It is just a matter of knowing that calculating the time value of money is nothing more than knowing the five variables below, and how to use them. Here is what the note looked like. (For those who have taken my class, I always make PV negative because I am assuming I am going to buy the note)

N = 348
%i = 10
PV = $-49,722.54
PMT =$438.79

Now let’s start calculating and assume we want a 12% yield. To calculate a reverse partial, this is a two part calculation. First let’s determine what $438.79 for 342 months will be worth to receive a 12% yield. (The 342 months or the number of months I will receive payments. Remember, the note seller is going to keep the payments for 6 months)

N =342
%i =12
PV = $-42,419.02
PMT = $438.79

But hang on. I will not receive these payment for 6 months. How do I get PV? So simple, even a caveman can do it. All I have to do is put the $42,419.02 into FV, and make PMT 0. Next I need only ask my friendly neighborhood calculator to tell me what the PV $42,419.02 is worth in 6 months @ 12% yield. Let’s look.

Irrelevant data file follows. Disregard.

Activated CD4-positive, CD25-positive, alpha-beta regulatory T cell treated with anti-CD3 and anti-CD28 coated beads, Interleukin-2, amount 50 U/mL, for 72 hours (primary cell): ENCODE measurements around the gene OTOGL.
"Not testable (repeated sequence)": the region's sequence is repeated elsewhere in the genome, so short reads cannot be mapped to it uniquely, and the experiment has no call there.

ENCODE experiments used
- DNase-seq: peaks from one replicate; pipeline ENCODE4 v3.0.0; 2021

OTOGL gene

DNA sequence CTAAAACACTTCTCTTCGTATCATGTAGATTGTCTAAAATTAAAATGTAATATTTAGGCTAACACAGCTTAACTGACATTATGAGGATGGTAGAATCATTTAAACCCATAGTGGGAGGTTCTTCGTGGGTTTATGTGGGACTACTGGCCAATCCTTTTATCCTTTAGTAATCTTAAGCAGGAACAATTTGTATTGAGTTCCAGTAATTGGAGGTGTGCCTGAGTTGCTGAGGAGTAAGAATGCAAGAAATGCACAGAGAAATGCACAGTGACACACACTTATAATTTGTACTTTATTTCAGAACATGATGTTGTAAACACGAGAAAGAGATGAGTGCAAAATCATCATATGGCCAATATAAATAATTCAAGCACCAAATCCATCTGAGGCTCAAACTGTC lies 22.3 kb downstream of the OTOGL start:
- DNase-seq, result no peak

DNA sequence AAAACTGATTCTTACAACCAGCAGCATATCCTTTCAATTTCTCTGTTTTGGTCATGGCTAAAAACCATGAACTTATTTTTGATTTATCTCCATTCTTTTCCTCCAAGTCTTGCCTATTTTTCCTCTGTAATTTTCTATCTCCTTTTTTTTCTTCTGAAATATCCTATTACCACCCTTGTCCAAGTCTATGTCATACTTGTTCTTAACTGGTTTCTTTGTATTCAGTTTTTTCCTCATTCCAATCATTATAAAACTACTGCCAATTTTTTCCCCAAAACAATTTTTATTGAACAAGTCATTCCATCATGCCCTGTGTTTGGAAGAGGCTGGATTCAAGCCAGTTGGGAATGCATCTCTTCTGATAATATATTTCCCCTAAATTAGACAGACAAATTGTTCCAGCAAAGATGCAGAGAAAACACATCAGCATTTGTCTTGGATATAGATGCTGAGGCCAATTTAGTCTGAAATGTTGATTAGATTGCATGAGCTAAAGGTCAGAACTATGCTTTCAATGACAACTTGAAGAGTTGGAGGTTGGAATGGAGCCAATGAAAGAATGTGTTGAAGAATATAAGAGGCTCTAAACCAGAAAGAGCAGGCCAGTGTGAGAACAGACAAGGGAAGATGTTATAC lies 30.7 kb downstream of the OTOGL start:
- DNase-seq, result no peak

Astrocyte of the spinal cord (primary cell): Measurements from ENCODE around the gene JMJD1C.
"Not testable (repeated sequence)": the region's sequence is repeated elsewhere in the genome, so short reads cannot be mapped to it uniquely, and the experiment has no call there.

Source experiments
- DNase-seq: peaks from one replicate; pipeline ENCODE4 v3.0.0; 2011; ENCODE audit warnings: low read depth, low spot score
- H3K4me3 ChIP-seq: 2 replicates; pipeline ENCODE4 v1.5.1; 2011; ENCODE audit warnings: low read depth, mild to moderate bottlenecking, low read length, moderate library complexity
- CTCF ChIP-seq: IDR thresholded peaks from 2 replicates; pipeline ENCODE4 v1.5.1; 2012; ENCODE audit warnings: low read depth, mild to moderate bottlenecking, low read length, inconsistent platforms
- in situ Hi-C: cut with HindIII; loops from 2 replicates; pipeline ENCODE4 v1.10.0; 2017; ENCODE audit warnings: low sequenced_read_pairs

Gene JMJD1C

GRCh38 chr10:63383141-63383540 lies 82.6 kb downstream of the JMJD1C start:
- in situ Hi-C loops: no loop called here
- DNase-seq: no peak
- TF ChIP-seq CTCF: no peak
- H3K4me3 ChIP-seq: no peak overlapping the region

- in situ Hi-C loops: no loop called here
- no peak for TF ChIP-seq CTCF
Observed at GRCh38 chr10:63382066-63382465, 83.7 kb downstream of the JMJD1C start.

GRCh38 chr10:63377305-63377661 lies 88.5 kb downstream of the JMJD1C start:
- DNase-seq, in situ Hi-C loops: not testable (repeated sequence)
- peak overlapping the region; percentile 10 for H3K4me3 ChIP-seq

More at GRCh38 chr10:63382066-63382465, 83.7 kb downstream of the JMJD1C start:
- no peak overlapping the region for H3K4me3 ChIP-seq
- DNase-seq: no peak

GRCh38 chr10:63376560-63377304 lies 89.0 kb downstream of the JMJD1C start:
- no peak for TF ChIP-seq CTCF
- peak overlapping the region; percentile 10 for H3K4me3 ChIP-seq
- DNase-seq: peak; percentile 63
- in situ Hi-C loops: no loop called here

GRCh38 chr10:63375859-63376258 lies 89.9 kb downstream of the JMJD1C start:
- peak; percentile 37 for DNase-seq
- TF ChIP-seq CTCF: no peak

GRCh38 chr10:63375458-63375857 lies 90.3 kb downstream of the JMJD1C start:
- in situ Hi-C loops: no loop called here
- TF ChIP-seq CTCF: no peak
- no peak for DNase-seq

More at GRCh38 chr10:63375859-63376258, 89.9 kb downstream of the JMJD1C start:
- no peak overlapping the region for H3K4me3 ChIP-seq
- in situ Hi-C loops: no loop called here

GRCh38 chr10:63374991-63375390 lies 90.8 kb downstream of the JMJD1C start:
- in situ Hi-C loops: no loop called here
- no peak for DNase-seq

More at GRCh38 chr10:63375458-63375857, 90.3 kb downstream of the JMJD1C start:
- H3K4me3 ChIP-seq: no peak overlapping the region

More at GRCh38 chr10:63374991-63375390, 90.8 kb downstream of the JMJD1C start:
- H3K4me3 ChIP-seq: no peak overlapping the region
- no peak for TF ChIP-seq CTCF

N =6
%i =12
PV = $- 39,960.64
PMT = 0

This is the same as saying if I want 12% yield on a cash flow of $438.79 for 342 months, but the cash flow will not start for 6 months. What would I pay?
ANSWER: $39,960.64

The seller gets the best of both worlds from a reverse partial technique. Immediate cash, plus being able to receive her payments for another 6 months.